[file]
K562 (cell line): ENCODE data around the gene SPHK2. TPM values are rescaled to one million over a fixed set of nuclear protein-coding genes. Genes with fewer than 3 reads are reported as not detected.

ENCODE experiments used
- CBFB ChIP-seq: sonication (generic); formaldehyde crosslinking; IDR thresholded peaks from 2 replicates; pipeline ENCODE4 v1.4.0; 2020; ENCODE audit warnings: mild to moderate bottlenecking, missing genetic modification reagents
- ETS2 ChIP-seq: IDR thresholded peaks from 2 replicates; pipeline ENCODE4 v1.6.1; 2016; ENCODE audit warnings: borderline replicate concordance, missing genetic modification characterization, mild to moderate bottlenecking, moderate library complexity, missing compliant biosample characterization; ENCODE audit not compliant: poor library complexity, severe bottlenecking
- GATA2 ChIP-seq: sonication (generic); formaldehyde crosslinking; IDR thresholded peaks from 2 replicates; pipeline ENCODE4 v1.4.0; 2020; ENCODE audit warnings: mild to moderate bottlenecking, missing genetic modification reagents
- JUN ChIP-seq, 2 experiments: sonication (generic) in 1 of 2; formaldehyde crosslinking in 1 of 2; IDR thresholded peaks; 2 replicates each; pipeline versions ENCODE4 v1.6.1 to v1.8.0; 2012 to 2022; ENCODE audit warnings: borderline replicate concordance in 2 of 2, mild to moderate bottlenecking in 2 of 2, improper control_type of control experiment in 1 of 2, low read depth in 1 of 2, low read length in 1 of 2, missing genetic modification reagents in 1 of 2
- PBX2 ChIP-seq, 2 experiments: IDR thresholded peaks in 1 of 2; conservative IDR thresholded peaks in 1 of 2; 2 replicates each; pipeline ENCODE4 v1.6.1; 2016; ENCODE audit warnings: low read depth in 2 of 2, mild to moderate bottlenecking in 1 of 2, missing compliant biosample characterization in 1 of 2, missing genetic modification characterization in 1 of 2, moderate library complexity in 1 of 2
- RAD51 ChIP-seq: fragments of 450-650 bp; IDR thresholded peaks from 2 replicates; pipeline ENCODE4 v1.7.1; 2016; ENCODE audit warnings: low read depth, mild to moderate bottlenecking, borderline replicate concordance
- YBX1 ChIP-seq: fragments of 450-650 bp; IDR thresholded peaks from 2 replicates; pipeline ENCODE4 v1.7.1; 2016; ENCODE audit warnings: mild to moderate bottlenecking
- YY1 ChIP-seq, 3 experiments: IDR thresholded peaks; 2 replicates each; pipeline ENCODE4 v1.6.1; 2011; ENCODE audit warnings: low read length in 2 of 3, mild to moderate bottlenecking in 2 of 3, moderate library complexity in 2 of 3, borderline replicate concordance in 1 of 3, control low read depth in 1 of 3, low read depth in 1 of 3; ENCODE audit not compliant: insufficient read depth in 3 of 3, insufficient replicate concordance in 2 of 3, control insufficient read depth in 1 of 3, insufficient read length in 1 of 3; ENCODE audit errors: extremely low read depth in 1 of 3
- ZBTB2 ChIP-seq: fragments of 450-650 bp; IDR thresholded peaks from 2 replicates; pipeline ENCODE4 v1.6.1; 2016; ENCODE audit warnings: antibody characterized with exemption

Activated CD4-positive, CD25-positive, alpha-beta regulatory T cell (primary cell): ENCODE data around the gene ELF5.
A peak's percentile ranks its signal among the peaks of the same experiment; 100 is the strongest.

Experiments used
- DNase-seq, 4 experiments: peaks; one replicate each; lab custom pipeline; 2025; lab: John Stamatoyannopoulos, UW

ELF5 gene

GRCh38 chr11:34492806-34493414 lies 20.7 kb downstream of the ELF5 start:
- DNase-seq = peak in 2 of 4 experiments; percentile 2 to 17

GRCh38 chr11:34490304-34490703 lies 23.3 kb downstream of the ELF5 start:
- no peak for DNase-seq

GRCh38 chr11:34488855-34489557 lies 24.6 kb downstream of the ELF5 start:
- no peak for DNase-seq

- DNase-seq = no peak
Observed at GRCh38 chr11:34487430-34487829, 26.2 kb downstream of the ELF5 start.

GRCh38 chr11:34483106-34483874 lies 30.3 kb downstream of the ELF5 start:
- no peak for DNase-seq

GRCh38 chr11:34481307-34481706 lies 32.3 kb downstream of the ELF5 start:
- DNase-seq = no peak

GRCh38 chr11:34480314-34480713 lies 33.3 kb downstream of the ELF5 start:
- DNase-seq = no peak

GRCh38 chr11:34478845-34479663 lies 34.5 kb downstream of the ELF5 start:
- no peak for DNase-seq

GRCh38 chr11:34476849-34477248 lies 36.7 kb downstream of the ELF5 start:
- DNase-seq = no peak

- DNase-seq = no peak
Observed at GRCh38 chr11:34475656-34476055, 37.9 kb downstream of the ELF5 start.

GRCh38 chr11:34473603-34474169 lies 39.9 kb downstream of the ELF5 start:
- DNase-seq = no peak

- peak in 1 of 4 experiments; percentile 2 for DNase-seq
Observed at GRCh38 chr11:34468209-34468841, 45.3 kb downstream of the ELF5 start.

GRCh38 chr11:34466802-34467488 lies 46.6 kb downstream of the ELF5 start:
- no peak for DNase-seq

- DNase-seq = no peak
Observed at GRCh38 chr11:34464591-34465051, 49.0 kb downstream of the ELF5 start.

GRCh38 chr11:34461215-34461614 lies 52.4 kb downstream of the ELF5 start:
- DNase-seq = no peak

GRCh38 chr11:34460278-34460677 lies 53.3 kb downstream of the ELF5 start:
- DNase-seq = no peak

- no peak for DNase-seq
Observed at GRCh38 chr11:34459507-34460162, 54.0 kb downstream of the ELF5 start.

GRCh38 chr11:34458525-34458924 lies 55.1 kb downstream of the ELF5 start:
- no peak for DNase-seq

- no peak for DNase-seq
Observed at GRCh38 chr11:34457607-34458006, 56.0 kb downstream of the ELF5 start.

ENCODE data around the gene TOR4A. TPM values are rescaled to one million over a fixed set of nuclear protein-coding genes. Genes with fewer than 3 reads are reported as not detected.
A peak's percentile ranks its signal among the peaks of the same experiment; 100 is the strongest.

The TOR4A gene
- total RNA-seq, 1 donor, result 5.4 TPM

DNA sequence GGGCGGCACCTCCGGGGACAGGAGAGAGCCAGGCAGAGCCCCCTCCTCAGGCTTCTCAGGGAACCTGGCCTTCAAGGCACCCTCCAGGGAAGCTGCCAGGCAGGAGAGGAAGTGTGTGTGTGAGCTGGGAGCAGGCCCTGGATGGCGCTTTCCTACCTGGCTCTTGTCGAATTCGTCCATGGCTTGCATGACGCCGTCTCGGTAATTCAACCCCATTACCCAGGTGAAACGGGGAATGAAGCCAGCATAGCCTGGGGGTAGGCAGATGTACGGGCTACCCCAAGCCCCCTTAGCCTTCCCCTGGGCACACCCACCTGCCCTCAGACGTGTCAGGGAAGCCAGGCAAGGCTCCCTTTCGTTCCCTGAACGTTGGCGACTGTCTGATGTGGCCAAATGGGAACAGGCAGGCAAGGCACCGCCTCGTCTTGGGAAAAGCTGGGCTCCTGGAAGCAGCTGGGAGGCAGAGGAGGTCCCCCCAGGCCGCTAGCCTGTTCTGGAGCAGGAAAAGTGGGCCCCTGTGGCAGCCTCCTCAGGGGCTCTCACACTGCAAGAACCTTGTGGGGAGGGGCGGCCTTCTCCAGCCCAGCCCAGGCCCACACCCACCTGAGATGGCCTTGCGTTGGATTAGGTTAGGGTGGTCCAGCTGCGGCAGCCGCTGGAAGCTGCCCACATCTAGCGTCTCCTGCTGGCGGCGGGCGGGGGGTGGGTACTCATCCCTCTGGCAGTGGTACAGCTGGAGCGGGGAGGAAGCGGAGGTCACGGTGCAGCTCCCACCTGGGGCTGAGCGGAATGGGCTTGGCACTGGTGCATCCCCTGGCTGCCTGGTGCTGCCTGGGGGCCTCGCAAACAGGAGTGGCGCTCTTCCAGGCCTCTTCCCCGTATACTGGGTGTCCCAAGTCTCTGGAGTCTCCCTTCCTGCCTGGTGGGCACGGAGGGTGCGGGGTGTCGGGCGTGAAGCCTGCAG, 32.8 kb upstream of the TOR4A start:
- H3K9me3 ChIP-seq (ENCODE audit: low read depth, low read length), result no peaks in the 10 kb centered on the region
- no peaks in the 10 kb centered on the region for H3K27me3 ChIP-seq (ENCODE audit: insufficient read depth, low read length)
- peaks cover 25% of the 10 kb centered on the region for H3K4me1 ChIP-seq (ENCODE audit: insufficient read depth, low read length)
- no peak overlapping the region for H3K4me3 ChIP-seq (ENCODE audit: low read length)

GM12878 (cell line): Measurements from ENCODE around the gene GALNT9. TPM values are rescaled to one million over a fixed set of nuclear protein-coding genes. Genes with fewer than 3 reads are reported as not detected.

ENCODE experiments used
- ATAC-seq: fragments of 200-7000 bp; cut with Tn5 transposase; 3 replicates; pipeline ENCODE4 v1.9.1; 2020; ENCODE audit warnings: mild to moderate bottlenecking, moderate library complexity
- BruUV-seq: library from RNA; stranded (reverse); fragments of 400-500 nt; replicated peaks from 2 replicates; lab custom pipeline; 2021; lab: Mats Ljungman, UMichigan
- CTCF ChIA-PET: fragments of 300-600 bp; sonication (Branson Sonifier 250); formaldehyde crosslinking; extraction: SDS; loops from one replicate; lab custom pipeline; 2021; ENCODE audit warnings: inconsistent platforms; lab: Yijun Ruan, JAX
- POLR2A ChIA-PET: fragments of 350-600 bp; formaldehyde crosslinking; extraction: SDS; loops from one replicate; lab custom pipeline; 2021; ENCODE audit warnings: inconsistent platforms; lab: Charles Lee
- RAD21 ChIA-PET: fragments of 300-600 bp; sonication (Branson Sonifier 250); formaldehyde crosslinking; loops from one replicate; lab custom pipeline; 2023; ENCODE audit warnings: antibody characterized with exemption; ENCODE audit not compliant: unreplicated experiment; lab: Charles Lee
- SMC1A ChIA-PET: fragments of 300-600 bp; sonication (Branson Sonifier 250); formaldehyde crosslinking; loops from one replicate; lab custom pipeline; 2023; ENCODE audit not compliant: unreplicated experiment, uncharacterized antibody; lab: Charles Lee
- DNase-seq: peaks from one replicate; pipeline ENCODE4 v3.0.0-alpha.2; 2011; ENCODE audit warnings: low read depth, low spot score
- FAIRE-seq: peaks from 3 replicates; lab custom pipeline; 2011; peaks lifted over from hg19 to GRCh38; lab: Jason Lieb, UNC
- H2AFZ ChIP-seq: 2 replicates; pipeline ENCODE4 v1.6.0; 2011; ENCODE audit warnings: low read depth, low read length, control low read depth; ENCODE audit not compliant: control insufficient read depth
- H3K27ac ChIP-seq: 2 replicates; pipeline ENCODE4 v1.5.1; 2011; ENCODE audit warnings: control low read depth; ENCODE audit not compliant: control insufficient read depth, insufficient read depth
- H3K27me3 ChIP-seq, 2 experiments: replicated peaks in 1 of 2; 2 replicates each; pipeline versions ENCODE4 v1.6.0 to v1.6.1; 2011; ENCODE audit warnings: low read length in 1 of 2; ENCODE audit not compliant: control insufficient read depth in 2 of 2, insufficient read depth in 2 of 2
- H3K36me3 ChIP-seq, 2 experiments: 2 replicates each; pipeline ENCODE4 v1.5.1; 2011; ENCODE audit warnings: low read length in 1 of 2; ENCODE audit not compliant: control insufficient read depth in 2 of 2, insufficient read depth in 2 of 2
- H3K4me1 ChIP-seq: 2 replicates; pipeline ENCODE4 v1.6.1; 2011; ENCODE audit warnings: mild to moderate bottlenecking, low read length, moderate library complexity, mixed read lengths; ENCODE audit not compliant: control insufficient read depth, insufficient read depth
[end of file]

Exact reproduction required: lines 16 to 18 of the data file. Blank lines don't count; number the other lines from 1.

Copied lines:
ELF5 gene

GRCh38 chr11:34492806-34493414 lies 20.7 kb downstream of the ELF5 start:
- DNase-seq = peak in 2 of 4 experiments; percentile 2 to 17